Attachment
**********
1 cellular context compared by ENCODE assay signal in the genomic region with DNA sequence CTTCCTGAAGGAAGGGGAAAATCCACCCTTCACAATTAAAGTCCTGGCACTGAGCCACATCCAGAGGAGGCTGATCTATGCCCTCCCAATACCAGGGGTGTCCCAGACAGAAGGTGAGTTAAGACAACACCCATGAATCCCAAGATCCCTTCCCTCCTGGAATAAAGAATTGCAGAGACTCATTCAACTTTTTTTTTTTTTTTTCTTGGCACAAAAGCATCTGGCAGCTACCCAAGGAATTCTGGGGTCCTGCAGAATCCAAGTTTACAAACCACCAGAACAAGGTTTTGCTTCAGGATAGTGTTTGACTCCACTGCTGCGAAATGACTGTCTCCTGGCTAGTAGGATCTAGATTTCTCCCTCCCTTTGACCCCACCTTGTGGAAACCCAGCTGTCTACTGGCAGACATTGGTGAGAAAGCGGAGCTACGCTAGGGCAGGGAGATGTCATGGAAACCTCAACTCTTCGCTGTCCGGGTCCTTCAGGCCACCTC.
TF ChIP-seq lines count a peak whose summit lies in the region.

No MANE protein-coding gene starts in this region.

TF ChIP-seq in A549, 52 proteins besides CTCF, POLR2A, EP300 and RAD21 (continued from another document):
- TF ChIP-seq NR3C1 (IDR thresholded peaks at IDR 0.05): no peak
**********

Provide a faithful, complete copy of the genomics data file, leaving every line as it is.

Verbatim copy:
1 cellular context compared by ENCODE assay signal in the genomic region with DNA sequence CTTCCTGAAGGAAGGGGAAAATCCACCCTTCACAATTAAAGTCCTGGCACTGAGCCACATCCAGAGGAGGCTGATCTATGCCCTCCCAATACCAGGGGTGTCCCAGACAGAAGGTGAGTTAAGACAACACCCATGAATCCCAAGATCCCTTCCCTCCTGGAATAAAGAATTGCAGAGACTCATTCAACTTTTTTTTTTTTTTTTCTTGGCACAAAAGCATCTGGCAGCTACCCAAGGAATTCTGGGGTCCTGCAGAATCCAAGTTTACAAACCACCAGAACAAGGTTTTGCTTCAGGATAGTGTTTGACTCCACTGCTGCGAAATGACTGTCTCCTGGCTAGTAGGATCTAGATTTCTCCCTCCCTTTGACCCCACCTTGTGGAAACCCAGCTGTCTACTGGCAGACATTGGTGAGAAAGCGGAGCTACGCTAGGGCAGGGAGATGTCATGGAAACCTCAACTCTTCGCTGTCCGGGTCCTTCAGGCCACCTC.
TF ChIP-seq lines count a peak whose summit lies in the region.

No MANE protein-coding gene starts in this region.

TF ChIP-seq in A549, 52 proteins besides CTCF, POLR2A, EP300 and RAD21 (continued from another document):
- TF ChIP-seq NR3C1 (IDR thresholded peaks at IDR 0.05): no peak